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J Air Waste Manag Assoc. 1999 Feb;49(2):200-6.

Typical household vacuum cleaners: the collection efficiency and emissions characteristics for fine particles.

Author information

1
Environmental and Occupational Health Sciences Institute, Exposure Measurement and Assessment Division, Piscataway, New Jersey, USA.

Abstract

The issue of fine particle (PM2.5) exposures and their potential health effects is a focus of scientific research because of the recently promulgated National Ambient Air Quality Standard for PM2.5. Before final implementation, the health and exposure basis for the standard will be reviewed by the U.S. Environmental Protection Agency within the next five years. As part of this process, it is necessary to understand total particle exposure issues and to determine the relative importance of the origin of PM2.5 exposure in various micro-environments. The results presented in this study examine emissions of fine particles from a previously uncharacterized indoor source: the residential vacuum cleaner. Eleven standard vacuum cleaners were tested for the emission rate of fine particles by their individual motors and for their efficiency in collecting laboratory-generated fine particles. An aerosol generator was used to introduce fine potassium chloride (KCl) particles into the vacuum cleaner inlet for the collection efficiency tests. Measurements of the motor emissions, which include carbon, and the KCl aerosol were made using a continuous HIAC/Royco 5130 A light-scattering particle detector. All tests were conducted in a metal chamber specifically designed to completely contain the vacuum cleaner and operate it in a stationary position. For the tested vacuum cleaners, fine particle motor emissions ranged from 9.6 x 10(4) to 3.34 x 10(8) particles/min, which were estimated to be 0.028 to 176 micrograms/min for mass emissions, respectively. The vast majority of particles released were in the range of 0.3-0.5 micron in diameter. The lowest particle emission rate was obtained for a vacuum cleaner that had a high efficiency (HEPA) filter placed after the vacuum cleaner bag and the motor within a sealed exhaust system. This vacuum cleaner removed the KCl particles that escaped the vacuum cleaner bag and the particles emitted by the motor. Results obtained for the KCl collection efficiency tests show > 99% of the fine particles were captured by the two vacuum cleaners that used a HEPA filter. A series of tests conducted on two vacuum cleaners found that the motors also emitted ultra-fine particles above 0.01 micron in diameter at rates of greater than 10(8) ultra-fine particles/CF of air. The model that had the best collection efficiency for fine particles also reduced the ultra-fine particle emissions by a factor of 1 x 10(3).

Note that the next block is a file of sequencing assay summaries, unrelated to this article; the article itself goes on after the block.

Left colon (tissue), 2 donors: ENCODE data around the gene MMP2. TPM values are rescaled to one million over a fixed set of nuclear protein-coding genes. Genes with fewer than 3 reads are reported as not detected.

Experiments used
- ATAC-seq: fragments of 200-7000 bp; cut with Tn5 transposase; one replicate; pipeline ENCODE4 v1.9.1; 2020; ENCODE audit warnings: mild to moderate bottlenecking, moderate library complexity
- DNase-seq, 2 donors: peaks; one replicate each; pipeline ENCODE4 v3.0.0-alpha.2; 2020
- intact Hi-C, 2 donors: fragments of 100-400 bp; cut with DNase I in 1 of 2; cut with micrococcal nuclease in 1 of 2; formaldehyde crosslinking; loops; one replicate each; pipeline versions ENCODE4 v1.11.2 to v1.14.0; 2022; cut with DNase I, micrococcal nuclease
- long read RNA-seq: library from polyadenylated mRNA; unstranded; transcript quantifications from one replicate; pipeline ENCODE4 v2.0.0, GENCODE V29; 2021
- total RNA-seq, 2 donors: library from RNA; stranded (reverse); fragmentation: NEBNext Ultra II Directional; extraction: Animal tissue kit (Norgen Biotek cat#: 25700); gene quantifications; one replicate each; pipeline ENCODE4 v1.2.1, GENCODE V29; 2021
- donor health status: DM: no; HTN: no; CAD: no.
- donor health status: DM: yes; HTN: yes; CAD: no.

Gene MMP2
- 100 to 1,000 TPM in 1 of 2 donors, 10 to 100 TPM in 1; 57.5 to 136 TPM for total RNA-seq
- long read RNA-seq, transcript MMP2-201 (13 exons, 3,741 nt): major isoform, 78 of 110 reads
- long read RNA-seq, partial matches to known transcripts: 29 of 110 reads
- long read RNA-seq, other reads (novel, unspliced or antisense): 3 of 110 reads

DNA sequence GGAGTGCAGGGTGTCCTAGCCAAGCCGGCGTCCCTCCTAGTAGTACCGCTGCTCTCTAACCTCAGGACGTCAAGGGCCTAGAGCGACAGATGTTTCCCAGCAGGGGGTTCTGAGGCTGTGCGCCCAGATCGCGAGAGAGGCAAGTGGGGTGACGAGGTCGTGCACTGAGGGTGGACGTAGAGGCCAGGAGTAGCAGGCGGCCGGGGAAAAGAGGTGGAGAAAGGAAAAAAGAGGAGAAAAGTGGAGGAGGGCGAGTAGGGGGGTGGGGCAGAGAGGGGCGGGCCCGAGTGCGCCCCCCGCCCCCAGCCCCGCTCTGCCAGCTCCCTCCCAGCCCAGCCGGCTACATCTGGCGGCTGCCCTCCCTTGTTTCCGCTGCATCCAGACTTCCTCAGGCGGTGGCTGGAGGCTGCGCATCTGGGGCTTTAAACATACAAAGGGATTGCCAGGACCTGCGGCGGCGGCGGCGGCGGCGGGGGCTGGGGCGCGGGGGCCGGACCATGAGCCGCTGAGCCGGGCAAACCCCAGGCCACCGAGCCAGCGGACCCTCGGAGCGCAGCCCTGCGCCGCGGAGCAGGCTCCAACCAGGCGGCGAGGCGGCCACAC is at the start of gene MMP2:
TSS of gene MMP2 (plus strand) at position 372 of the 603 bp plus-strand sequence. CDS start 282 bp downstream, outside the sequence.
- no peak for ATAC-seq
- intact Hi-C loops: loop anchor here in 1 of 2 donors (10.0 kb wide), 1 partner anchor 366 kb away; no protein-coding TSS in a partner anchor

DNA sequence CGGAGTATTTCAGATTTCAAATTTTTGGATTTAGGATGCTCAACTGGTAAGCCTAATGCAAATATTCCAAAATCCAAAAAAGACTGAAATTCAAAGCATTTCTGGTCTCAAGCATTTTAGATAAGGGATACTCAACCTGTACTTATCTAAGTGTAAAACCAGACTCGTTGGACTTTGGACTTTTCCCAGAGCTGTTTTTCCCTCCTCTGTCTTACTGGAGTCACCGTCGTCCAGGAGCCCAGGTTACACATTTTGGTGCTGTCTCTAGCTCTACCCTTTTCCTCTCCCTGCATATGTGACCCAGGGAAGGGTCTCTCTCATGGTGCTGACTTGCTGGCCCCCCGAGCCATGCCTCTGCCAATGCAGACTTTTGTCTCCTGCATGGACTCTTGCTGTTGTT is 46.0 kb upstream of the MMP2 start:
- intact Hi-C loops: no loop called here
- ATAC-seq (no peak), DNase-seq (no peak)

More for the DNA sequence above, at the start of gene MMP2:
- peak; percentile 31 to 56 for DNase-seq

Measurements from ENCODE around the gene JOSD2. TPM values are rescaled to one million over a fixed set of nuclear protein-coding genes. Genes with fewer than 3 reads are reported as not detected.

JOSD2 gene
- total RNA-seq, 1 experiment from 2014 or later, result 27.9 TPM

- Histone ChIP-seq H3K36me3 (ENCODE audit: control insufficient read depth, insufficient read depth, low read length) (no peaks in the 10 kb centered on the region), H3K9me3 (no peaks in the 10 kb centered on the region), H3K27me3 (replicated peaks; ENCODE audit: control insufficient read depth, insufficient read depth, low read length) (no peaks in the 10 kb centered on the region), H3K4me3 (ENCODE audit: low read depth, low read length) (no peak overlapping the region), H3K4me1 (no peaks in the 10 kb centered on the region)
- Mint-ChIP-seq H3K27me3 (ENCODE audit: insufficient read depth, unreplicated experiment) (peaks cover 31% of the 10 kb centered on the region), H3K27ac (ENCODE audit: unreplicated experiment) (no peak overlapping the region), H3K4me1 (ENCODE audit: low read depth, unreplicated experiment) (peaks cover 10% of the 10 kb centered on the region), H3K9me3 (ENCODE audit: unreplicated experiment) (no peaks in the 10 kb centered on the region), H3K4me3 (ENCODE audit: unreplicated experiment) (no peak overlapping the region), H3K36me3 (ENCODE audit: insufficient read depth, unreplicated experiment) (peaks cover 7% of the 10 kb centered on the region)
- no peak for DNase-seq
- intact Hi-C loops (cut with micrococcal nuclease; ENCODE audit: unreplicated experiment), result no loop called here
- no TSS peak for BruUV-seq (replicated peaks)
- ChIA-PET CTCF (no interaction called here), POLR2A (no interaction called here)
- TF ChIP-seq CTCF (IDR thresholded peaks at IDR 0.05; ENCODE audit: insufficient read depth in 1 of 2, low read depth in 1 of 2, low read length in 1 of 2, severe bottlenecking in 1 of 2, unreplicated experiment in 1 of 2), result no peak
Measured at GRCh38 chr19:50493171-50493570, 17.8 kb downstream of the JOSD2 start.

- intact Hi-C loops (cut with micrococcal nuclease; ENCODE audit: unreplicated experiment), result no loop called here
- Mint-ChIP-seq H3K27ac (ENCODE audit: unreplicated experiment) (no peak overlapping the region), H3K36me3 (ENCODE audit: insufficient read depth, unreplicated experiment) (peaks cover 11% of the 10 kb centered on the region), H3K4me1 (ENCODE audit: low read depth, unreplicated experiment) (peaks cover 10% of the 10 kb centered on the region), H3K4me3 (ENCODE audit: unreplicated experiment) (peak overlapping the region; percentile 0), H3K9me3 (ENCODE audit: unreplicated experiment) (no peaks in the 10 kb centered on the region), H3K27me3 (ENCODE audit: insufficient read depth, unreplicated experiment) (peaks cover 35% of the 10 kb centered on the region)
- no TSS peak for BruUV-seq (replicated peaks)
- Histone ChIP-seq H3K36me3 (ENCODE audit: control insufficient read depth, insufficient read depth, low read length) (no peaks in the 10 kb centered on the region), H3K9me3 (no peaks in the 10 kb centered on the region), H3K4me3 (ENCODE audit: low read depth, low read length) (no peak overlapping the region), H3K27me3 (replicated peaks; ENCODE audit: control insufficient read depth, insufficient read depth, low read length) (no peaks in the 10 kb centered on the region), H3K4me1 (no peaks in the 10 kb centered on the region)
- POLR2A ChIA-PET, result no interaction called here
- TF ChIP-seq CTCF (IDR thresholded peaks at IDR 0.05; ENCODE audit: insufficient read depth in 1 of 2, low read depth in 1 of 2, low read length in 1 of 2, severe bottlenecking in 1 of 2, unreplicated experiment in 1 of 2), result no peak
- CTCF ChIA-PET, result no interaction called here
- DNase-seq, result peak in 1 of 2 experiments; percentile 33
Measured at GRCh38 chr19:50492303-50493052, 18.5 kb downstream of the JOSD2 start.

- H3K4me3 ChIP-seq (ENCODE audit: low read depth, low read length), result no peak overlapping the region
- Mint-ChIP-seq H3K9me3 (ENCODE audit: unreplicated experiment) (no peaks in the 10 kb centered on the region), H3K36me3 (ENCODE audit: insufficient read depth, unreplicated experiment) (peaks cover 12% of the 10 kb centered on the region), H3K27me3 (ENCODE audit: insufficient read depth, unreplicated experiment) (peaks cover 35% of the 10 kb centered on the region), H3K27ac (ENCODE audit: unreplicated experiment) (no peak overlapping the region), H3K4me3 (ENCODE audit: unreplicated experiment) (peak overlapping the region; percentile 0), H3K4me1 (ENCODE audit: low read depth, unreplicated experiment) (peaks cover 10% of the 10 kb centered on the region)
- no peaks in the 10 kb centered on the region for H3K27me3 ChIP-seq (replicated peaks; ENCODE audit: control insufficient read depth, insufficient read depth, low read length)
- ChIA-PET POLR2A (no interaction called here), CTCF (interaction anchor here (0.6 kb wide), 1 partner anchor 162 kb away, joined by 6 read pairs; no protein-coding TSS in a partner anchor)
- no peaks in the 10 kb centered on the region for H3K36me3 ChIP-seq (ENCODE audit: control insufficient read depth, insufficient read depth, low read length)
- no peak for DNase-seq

PMID:
10063262
DOI:
10.1080/10473289.1999.10463789
[Indexed for MEDLINE]

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